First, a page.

Monday, October 31, 2011

From the Front: Digital Album Releases by Naxos

In the Los Angeles Times, Marcia Adair wrote an article entitled "Naxos goes bold with digital-only classical music titles," which features two distinctive recent releases by Naxos: "Bleeding Chunks of Wagner" and "Music for the Zombie Apocalypse." The first of the two attention-grabbing titles refers to the removing of a musical excerpt from its context, the veritable definition of a compilation album. The term originates from a frequently quoted passage from Essays in Musical Analysis by classical music critic Donald Tovey, who spoke specifically of excerpts of Wagner's operas being "bleeding chunks of butcher's meat" that had been "chopped" from their original context (72; vol. II). But perhaps the most striking aspect of the "Bleeding Chunks of Wagner," which is really nothing more than a "best-hits" type of compilation, is its album cover. The piece of steak against a background of chartreuse carpet is kitschy and quite a contrast to the usual aesthetic of a Naxos album cover, which is normally recognizable by its "white background and blocky typeface and small, out-of-copyright images" (Adair).

The second album, "Music for the Zombie Apocalypse," also shares the shock factor of the first in its album cover, designed by a young artist named Devon Gilbert. The album is more creative in its content, consisting of a compilation of various choral selections, ranging from works of Fauré to Thomas Tallis. The theme of the compilation seems to be "chosen to make the last moments before zombies relieve you of your brains as haunting and ethereal as possible," as Adair humorously states.

What is the purpose of the shocking, kitschy titles and cover art of these two albums?
The downloads are more than a publicity stunt, said Naxos' gleefully contrarian Chief Operating Officer Andrew Doe.

"I could come out with something pretentious about using this to bring classical music to more people, but that's not really the goal here," he said. "[We're making] products that are fun and that people are interested in. Most people like classical music to some degree. The struggle is often finding an entry point, a product that will give people something they can relate to."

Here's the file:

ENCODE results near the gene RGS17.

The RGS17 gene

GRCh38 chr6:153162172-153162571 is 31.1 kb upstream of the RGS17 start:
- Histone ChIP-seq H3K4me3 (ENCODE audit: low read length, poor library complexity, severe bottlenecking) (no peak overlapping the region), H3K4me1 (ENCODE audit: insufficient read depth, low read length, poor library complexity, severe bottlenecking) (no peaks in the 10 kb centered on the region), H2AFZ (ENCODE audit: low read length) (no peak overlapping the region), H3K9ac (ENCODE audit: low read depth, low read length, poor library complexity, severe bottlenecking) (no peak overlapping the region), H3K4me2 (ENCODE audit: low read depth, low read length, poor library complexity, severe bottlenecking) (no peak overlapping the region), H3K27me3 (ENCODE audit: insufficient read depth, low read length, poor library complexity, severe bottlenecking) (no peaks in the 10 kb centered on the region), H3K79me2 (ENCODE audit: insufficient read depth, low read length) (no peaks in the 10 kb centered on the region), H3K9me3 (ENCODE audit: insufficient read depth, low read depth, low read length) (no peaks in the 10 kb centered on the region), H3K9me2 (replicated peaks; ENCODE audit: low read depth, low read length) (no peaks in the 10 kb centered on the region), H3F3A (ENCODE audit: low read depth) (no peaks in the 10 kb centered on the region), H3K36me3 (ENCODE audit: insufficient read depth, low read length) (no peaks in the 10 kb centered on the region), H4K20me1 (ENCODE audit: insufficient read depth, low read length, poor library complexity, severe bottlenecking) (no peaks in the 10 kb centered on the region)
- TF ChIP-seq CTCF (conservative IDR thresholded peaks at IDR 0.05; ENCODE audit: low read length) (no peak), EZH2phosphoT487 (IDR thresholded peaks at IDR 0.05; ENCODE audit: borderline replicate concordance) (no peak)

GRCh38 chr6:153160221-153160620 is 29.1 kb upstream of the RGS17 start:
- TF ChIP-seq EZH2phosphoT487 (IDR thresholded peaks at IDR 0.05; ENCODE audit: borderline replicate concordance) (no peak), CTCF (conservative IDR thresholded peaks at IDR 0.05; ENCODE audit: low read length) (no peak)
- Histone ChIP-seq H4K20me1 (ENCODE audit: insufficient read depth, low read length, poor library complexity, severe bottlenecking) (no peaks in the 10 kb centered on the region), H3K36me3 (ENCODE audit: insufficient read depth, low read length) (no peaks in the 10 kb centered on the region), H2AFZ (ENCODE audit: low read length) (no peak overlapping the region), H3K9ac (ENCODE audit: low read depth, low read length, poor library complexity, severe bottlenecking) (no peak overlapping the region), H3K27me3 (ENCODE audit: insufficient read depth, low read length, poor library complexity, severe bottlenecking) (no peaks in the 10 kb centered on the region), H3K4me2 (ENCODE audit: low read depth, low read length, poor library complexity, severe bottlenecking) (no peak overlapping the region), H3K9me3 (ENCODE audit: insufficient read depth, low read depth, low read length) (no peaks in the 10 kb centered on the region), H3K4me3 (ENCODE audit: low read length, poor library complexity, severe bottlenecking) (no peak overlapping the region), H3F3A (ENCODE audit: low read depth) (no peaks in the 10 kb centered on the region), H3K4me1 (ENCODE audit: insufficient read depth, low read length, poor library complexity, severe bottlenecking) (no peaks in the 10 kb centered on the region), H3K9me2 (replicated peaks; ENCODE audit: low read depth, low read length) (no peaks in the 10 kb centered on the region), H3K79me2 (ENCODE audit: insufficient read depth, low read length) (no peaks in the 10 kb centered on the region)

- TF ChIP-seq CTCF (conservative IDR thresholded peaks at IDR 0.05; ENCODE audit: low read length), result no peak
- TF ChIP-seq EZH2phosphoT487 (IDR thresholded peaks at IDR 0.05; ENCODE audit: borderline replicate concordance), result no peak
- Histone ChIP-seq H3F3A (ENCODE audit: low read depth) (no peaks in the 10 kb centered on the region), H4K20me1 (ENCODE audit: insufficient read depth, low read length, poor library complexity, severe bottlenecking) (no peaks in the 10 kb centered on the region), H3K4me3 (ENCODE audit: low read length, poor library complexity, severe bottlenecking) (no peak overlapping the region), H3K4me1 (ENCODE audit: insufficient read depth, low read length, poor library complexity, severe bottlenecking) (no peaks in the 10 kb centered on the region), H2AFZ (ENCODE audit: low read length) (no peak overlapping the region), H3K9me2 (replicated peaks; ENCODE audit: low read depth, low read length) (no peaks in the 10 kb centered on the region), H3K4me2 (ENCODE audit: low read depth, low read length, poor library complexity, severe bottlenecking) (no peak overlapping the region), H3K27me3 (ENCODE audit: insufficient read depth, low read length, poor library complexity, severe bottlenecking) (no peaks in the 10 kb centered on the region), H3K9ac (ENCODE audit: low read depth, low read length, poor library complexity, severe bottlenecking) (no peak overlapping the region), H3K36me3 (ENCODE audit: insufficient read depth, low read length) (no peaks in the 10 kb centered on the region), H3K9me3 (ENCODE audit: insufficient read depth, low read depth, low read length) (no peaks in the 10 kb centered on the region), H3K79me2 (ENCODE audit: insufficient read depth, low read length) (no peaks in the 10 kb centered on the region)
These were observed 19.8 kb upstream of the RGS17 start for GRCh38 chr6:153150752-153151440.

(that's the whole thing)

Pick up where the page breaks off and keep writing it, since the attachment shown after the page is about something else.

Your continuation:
With a zombie-themed album, Naxos is potentially appealing to followers of zombie fan blogs and fans of Devon Gilbert's art. In other words, Naxos isn't trying to make classical music more accessible merely through marketing genre-crossing artists to make classical music more appealing, but through "aiming to meet people where they are, on their own terms instead of expecting listeners to come to them" (Adair).

The two albums fared well in the classical music charts: "Music for the Zombie Apocalypse" rose to No. 15 on the iTunes classical music chart, and "Bleeding Chunks of Wagner" reached No. 14. The success has led Naxos to consider releasing a physical disc of "Music for the Zombie Apocalypse" next year.

Part of the reason why Naxos was able to take such an unusual thematic and aesthetic risk with these two albums is that they are digital-only releases, which cost little to a record company which already owns the selections found on the albums. Also, the warehouse and distribution costs associated with physical disks are not an issue. With such low risks, the possibilities for future albums with such themes are endless.

What concepts are ahead for Naxos? A"'dark' Christmas album and another devoted to music that inspired violence at its premiere," according to senior digital marketing manager Collin J. Rae (Adair).

Tovey, Donald. Essays in Musical Analysis. London: Oxford University Press, 1946.

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